Microbial degradation of polyester polyurethane

Kay, Martin John (1992) Microbial degradation of polyester polyurethane. Doctoral thesis, University of Central Lancashire.

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During the course of these studies, polyester polyurethane foam has been found to be readily degraded in soil and marine environments. The incorporation of the formulation biocide Vinyzene E.P. reduced the rate and extent of degradation in test material exposed to soil conditions, but was found to be ineffective in preventing degradation when exposed to the marine environment.
As a result of these studies, a number of fungi, representing a range of genera, have been isolated, identified, and shown using Kochian principles to degrade polyester polyurethane as a sole source of carbon. A list of isolates is submitted. In addition, a number of bacteria, hitherto unreported as deteriogens of polyester polyurethane, have been isolated and also shown, again using Kochian principles, to degrade polyester polyurethane. In order to effect degradation, the bacteria were found to require supplementation of the basal mineral salts medium with non-defined, complex sources of organic nitrogen, such as yeast extract.
Chemical analysis of degraded test material, using FT-IR spectroscopy has provided evidence to suggest that the ester linkage of the polymer was hydrolysed during degradation by a bacterial isolate studied, resulting in marked reductions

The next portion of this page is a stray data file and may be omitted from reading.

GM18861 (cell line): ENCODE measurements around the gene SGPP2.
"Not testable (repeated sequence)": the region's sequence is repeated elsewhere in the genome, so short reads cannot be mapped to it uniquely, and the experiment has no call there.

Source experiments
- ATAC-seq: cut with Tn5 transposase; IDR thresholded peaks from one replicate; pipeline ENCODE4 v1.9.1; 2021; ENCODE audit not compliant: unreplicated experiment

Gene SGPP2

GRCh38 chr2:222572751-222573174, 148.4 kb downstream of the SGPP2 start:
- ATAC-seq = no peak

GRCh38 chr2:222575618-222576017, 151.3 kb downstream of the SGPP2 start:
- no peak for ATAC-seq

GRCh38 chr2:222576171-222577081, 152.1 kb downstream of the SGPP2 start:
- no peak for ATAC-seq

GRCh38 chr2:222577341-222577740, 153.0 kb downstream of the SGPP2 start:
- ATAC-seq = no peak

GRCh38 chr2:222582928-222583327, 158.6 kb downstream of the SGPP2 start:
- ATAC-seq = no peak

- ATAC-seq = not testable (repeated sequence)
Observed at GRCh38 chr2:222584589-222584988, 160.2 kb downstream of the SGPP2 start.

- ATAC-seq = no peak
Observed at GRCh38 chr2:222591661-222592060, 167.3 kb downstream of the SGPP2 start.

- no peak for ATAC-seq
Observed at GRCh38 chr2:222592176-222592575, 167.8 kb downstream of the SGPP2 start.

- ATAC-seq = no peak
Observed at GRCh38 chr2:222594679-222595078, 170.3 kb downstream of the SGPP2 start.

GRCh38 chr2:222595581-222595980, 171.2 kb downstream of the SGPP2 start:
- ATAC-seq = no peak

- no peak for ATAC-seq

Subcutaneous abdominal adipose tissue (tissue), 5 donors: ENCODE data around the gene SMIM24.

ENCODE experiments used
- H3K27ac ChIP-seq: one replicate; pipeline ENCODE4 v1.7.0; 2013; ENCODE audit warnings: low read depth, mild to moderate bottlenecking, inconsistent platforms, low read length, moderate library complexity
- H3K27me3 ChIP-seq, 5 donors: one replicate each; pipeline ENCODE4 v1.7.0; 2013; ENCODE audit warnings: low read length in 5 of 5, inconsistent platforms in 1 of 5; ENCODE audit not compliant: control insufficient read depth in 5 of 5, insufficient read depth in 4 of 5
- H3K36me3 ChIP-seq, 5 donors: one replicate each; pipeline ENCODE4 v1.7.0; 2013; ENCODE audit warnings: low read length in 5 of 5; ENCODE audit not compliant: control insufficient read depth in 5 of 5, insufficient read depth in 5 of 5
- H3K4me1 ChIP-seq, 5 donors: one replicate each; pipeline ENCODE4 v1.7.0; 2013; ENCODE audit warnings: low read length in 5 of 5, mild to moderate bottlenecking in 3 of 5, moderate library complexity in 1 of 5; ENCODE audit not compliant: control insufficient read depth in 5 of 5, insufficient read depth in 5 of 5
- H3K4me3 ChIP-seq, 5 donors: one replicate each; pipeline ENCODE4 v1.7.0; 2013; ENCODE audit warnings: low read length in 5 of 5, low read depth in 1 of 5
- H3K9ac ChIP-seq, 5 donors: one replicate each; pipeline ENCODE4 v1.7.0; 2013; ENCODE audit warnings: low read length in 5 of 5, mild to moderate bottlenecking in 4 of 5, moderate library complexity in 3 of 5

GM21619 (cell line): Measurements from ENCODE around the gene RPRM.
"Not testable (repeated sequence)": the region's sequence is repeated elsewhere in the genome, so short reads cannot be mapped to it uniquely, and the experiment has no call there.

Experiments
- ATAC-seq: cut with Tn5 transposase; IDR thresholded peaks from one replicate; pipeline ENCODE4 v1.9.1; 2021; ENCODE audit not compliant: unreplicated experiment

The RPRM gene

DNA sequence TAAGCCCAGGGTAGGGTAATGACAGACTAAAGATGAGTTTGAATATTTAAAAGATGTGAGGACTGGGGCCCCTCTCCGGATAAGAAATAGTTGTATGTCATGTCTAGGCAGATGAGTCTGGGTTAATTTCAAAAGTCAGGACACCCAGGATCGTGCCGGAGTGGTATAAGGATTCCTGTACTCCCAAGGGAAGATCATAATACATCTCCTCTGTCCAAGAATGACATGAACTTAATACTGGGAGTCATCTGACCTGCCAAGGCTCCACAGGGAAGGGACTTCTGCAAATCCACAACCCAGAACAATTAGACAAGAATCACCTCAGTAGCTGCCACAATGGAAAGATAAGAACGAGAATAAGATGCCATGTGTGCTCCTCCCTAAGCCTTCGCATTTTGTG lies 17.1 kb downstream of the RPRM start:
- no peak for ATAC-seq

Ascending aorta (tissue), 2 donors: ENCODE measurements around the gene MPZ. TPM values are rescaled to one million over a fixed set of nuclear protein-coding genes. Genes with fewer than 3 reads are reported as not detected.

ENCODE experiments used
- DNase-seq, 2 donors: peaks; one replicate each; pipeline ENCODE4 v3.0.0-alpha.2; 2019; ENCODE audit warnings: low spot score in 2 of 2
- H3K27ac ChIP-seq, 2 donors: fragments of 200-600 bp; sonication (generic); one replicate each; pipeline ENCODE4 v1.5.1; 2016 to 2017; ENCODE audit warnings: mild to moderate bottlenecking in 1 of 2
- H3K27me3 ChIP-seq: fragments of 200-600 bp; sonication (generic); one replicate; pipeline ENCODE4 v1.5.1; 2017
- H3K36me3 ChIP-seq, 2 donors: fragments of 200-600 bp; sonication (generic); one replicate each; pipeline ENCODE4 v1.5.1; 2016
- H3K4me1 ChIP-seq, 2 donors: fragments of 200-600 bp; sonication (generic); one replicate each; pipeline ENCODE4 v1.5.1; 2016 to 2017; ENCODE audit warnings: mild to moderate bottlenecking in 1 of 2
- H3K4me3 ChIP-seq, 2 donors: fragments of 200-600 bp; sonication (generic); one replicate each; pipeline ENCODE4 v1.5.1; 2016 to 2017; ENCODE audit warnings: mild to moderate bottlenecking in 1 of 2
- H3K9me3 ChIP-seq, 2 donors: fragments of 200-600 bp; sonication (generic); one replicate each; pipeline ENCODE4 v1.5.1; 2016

in the physical properties recorded. No degradation, either in terms of chemical composition or in the physical properties of the polymer was recorded where the test material was inoculated with this isolate in a mineral salts medium supplemented with glucose, suggesting that the enzymes involved in the degradation process were catabolically suppressed and therefore inducible.
Extracellular esterase enzyme activity was detected in cellfree supernatants where the mineral salts medium was supplemented with yeast extract, but not in the case where glucose was used. However the addition of the test material
did not enhance the level of esterase activity detected.
Purification/concentration of these enzymes and characterisation studies using gel filtration chromatography, SDS-PAGE and PAGE were found to support these findings. The results of the present studies suggest that the test material was degraded by the bacterial isolate as a result of co-metabolism.

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